Defendant Murrieta then sprayed pepper-spray into Plaintiff's eyes and face numerous times. Defendant Murrieta also hit other guards, including Defendant Loftis, with the pepper-spray. Defendant Loftis exited immediately and did not return. Defendant Duck struck Plaintiff a third time, hitting Plaintiff's upper left thigh. Defendant Lowder, who was standing to the left of Duck and Plaintiff, sprayed pepper spray on the left side of Plaintiff's head. Plaintiff turned towards Murrieta to avoid Duck's baton, and Murrieta continued to spray pepper spray in Plaintiff's face. Plaintiff dropped his head down and was then hit with a fourth blow from Defendant Duck's baton. The baton struck the left side of Plaintiff's neck and the top of his head. Defendant Duck was then hit with Defendant Murrieta's pepper spray, and she stopped hitting Plaintiff and left the area.

Defendant Murrieta then handcuffed Yepiz and escorted him away. Plaintiff, with no officers present and in extreme pain, lay down on the dayroom floor. He was assisted to his feet by Officer Hughes and limped, uncuffed, to the shower. Plaintiff contends that he did not act aggressively towards Defendants Duck, Lowder, Murrieta or Loftis at any time.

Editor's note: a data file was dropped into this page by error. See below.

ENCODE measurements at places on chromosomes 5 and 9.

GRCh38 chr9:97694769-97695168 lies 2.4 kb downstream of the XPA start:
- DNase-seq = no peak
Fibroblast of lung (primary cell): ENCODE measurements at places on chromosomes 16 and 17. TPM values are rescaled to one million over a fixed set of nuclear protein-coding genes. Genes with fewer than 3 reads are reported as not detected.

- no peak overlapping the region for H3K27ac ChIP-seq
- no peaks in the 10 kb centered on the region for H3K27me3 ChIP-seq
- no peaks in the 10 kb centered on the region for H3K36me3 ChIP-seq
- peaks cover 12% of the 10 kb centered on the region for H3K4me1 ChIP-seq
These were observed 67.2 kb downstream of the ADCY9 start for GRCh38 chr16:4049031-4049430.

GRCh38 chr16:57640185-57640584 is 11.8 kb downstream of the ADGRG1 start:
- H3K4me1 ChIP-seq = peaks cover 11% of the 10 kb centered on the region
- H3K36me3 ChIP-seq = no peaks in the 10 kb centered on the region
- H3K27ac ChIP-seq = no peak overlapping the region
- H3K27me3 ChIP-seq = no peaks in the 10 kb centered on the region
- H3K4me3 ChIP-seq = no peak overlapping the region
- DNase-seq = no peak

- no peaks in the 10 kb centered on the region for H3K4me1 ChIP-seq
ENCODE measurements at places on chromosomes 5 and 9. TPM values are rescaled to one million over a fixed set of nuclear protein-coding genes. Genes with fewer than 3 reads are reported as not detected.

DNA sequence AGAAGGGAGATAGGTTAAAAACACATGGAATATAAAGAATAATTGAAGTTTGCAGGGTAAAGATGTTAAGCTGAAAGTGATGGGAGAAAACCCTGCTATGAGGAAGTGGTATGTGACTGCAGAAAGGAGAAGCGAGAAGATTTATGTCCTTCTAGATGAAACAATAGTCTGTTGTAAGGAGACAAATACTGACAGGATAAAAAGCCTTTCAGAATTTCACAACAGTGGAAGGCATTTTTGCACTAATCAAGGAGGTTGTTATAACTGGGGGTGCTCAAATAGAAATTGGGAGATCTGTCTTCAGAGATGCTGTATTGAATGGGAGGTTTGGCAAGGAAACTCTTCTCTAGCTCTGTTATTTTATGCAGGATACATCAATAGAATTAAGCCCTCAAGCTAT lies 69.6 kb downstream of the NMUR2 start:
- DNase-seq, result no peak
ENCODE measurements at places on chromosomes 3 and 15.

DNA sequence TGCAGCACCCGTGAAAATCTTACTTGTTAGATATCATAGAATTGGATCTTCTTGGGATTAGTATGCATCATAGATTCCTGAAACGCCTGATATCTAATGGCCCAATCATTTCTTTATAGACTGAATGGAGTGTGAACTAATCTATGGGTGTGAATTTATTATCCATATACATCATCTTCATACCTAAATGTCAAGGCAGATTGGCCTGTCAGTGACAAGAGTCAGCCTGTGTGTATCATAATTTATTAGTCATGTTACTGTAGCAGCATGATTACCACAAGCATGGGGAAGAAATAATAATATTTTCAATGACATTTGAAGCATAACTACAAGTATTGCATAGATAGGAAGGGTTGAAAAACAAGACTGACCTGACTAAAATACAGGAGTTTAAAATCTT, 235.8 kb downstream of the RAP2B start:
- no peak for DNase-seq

Plaintiff alleges that Defendants Lowder, Duck, Murrieta and Loftis entered into a conspiracy to cover up the use of excessive force by authoring separate incident reports on Plaintiff. The false reports claimed that Plaintiff assaulted inmate Yepiz and the other officers. As a result of the false reports, Plaintiff spent time in Administrative Segregation ("Ad-Seg") and served a six month term in the Secured Housing Unit.

On January 19, 2011, Defendant Ross examined Plaintiff. Plaintiff explained what happened and complained of severe pain in his jaw, left knee, left thigh and neck. Ross consulted a dentist, who ordered x-rays. The x-rays revealed jaw fractures and required transport to the hospital. Plaintiff alleges that Defendant Ross told him that he would not receive treatment for his neck, left knee or left thigh because Plaintiff was assaulted by staff. Defendant Ross did not refer Plaintiff for treatment of these injuries.